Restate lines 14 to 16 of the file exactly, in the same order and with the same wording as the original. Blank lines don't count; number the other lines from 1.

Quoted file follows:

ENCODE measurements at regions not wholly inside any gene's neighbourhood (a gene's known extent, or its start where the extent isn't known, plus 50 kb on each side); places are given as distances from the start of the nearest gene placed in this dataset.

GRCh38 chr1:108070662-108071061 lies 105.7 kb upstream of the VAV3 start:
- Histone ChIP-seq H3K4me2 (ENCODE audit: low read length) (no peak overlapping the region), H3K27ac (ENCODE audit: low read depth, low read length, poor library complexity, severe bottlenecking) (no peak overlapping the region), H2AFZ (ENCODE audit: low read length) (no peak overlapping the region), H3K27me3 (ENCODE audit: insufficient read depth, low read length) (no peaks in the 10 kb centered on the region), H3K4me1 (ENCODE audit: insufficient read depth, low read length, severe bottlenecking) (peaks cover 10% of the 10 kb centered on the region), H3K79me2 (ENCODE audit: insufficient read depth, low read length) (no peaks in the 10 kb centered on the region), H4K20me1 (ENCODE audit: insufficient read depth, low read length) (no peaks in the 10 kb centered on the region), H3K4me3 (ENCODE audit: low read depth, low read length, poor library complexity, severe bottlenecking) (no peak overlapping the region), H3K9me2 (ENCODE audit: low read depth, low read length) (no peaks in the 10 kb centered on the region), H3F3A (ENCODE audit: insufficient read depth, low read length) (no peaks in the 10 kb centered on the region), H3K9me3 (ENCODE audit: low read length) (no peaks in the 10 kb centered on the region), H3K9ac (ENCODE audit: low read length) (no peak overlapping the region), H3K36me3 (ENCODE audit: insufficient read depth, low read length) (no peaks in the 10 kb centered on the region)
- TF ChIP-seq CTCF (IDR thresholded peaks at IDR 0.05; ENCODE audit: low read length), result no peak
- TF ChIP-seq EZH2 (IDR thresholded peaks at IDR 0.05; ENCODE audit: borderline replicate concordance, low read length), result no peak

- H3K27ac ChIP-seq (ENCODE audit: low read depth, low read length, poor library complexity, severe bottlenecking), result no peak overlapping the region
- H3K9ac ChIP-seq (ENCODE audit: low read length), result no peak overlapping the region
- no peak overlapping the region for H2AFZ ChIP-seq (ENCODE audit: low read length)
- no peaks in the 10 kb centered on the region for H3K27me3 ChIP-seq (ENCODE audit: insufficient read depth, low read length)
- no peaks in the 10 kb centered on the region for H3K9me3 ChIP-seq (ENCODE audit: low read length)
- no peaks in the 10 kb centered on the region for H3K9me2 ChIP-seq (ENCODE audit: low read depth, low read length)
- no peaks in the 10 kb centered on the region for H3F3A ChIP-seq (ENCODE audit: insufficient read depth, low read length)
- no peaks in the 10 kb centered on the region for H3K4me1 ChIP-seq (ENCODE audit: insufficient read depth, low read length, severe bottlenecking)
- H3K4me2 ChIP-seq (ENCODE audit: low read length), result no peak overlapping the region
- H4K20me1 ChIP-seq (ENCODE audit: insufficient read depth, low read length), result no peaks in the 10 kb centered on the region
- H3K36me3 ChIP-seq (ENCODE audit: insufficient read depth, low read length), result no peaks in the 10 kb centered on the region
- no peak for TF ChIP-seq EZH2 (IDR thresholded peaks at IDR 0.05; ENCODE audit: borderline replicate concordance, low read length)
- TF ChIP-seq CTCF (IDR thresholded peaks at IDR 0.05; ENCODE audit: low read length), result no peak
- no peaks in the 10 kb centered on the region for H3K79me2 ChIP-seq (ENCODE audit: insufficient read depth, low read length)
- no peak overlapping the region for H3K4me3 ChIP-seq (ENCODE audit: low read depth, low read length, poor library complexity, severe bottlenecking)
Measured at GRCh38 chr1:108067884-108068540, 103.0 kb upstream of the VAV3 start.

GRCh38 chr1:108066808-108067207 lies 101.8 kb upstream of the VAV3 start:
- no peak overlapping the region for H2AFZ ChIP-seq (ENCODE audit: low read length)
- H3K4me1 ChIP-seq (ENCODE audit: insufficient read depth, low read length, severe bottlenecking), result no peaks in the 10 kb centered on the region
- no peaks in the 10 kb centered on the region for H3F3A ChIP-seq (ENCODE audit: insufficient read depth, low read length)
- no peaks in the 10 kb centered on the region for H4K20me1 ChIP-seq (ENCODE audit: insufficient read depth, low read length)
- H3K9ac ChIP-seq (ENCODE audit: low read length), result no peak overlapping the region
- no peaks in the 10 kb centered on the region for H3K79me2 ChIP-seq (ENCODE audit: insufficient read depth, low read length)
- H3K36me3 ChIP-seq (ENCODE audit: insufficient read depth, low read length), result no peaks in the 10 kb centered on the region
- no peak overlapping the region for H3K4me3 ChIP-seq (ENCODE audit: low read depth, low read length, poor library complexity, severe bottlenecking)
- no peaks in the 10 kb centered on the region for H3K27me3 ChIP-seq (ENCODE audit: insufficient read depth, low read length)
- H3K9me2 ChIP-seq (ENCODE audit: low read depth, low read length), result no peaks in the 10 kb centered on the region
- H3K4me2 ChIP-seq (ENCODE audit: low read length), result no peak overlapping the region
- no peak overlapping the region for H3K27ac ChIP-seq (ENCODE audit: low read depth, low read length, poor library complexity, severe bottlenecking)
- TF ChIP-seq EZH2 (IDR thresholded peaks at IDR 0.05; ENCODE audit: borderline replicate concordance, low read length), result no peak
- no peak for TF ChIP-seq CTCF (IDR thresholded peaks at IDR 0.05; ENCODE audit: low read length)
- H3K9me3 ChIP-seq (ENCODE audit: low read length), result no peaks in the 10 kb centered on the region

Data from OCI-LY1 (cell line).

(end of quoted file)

- H3K4me2 ChIP-seq (ENCODE audit: low read length), result no peak overlapping the region
- H4K20me1 ChIP-seq (ENCODE audit: insufficient read depth, low read length), result no peaks in the 10 kb centered on the region
- H3K36me3 ChIP-seq (ENCODE audit: insufficient read depth, low read length), result no peaks in the 10 kb centered on the region